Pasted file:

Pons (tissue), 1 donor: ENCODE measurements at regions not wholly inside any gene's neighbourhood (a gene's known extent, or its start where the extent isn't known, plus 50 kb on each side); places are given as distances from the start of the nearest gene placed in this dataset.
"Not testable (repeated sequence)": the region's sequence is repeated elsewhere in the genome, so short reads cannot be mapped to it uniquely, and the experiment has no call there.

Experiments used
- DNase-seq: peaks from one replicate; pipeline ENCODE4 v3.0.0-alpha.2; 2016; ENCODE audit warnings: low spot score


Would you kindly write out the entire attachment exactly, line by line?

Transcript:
Pons (tissue), 1 donor: ENCODE measurements at regions not wholly inside any gene's neighbourhood (a gene's known extent, or its start where the extent isn't known, plus 50 kb on each side); places are given as distances from the start of the nearest gene placed in this dataset.
"Not testable (repeated sequence)": the region's sequence is repeated elsewhere in the genome, so short reads cannot be mapped to it uniquely, and the experiment has no call there.

Experiments used
- DNase-seq: peaks from one replicate; pipeline ENCODE4 v3.0.0-alpha.2; 2016; ENCODE audit warnings: low spot score